Promoting forest protection and sustainable agriculture in the Amazon region is vital for local livelihoods and biodiversity, as well as for global climate regulation.

In early 2011, the state legislature of Mato Grosso, Brazil passed a controversial new state zoning law (ZSEE) that opened up 50,000 km2 of new forest areas for conversion to agriculture. In February 2012, following a high-profile civil society campaign and a public civil action suit, the law was suspended through an injunction by Mato Grosso’s State Court. The injunction states: “It is true that… there were… vices of form capable of undermining the law… However, more important is that by reason of these vices, there was impairment of natural goods and services and sustainable development, so there is a risk of impairment of human life. This is the strongest argument that… imposes the granting of the injunction.” In March 2012, Brazil’s Federal Zoning Commission ordered the state government to redraft legislation.

The Instituto Centro de Vida (ICV) – a founding partner of the Governance of Forests Initiative (GFI) – led the successful campaign by producing and distributing their analysis of the ZSEE / MT. This analysis was then used by civil society – including indigenous peoples, social movements, and researchers – as well as legislators and prosecutors in Mato Grosso. Civil society used all opportunities—such as seminars, public events, and protest letters—to denounce the new law. Meetings with more 250 people in attendance were convened.

Curbing Forest Loss

Within a month of the Governor sanctioning the new ZSEE, IMAZON, the other GFI partner in Brazil, documented a more than 500 percent spike in deforestation in Mato Grosso. The immediate public outcry, enforcement actions by the state, and the start of the state case in September, however, acted as immediate deterrents, and the rate of deforestation stabilized. However, without the decisions taken by the State Court and the Federal Zoning Commission, this increase in deforestation would likely have lasted longer, as the law effectively sanctioned past clearing and allowed new areas to be cleared.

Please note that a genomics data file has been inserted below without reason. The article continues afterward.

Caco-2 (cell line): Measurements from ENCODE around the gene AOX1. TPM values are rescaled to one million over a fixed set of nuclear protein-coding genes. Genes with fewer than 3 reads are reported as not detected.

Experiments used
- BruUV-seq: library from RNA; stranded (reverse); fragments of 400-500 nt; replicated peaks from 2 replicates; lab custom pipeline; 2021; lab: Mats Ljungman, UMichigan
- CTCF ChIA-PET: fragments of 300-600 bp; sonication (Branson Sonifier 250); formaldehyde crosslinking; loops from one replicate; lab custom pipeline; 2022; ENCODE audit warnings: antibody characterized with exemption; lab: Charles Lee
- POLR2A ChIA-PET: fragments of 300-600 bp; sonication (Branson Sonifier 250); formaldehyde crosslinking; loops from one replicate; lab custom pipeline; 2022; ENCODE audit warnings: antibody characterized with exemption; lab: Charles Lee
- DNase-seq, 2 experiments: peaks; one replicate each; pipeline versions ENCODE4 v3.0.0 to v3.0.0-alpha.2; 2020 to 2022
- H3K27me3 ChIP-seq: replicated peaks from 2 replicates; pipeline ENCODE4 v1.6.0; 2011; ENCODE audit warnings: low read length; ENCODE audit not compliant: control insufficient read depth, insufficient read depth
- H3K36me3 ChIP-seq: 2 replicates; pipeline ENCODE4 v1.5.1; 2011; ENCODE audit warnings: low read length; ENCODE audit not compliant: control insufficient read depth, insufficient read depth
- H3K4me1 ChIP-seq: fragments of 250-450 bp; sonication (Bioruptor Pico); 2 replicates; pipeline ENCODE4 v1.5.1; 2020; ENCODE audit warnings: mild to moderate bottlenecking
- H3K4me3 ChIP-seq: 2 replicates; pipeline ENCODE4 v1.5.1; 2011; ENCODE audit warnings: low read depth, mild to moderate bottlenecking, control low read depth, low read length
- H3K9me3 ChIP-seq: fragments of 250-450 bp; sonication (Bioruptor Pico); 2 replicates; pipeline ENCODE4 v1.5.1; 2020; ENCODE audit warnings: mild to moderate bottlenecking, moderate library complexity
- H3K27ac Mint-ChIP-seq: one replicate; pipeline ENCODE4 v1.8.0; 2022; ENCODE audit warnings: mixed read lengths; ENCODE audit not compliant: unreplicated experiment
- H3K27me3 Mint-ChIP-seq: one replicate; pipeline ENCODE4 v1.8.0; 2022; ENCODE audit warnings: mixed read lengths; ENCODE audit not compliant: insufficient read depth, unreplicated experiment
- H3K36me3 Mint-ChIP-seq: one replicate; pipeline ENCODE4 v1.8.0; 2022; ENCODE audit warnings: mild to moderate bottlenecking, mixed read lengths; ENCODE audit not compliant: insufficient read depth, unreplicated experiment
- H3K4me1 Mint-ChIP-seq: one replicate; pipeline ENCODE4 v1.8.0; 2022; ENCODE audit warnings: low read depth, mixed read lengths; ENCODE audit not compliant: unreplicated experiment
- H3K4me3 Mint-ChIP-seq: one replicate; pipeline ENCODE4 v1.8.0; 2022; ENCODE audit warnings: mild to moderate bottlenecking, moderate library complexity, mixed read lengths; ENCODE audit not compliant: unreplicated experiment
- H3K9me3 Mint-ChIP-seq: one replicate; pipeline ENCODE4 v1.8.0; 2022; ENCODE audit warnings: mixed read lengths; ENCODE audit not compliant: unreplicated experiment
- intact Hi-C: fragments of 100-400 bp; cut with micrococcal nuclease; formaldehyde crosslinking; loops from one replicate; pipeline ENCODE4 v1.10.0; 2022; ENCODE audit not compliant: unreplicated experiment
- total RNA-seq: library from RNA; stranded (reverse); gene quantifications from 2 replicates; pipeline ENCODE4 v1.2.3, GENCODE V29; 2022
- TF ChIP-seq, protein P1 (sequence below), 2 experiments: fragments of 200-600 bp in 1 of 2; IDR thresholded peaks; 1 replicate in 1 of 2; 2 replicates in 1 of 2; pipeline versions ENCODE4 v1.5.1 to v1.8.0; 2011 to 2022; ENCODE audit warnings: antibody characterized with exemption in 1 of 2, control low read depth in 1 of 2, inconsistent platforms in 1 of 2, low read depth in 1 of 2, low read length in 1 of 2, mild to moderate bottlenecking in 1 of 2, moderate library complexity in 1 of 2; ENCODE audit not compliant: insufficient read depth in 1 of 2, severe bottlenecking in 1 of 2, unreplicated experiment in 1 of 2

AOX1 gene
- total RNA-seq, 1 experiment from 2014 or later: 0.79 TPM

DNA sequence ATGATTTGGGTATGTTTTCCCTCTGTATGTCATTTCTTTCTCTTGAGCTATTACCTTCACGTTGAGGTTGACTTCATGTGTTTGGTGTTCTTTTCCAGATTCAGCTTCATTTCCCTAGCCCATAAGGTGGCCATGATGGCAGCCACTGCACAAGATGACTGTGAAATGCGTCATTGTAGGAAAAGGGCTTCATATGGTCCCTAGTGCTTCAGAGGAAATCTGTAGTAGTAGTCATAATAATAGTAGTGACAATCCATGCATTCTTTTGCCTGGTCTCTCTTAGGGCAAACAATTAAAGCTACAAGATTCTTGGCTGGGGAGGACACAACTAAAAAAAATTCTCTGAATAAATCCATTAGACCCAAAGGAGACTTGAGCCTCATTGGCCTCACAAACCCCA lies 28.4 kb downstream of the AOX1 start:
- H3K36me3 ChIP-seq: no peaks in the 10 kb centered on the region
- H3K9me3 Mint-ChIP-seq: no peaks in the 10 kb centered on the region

These decisions marked an important victory for democratic decision-making and government accountability in a region where the rule of law relating to forests and agriculture is sometimes circumvented for political and economic gain.

Making Change Happen: WRI’s Role

GFI is a set of civil society organization partners in the United States, Brazil, Cameroon, and Indonesia dedicated to improving forest governance through evidence-based advocacy.

In 2010, WRI helped ICV to conduct a governance assessment of the Mato Grosso ZSEE process using a diagnostic tool, the GFI Framework of Indicators (v.1), developed by WRI, ICV, and IMAZON. ICV collected information and conducted interviews to compile a record of expert and civil society inputs into the bill’s drafting over 10 years, from 2000-2010. Armed with this evidence, ICV was able to quickly demonstrate the problems with the new law and start the outcry that led to this outcome.